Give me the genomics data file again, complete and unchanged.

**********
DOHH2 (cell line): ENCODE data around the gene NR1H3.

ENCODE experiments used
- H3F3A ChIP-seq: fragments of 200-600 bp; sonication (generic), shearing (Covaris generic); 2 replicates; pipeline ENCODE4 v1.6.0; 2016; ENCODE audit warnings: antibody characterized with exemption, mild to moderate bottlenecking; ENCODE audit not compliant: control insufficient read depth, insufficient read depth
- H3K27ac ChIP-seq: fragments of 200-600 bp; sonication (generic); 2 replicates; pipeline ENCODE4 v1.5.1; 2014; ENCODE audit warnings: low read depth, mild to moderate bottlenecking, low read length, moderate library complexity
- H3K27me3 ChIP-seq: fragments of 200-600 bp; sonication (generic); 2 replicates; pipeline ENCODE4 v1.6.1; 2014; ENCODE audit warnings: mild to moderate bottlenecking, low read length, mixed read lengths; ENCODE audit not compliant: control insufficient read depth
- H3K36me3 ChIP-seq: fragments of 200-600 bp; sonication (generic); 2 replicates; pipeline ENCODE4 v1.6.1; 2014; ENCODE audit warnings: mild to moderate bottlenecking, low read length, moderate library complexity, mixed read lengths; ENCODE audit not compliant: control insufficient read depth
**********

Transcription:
DOHH2 (cell line): ENCODE data around the gene NR1H3.

ENCODE experiments used
- H3F3A ChIP-seq: fragments of 200-600 bp; sonication (generic), shearing (Covaris generic); 2 replicates; pipeline ENCODE4 v1.6.0; 2016; ENCODE audit warnings: antibody characterized with exemption, mild to moderate bottlenecking; ENCODE audit not compliant: control insufficient read depth, insufficient read depth
- H3K27ac ChIP-seq: fragments of 200-600 bp; sonication (generic); 2 replicates; pipeline ENCODE4 v1.5.1; 2014; ENCODE audit warnings: low read depth, mild to moderate bottlenecking, low read length, moderate library complexity
- H3K27me3 ChIP-seq: fragments of 200-600 bp; sonication (generic); 2 replicates; pipeline ENCODE4 v1.6.1; 2014; ENCODE audit warnings: mild to moderate bottlenecking, low read length, mixed read lengths; ENCODE audit not compliant: control insufficient read depth
- H3K36me3 ChIP-seq: fragments of 200-600 bp; sonication (generic); 2 replicates; pipeline ENCODE4 v1.6.1; 2014; ENCODE audit warnings: mild to moderate bottlenecking, low read length, moderate library complexity, mixed read lengths; ENCODE audit not compliant: control insufficient read depth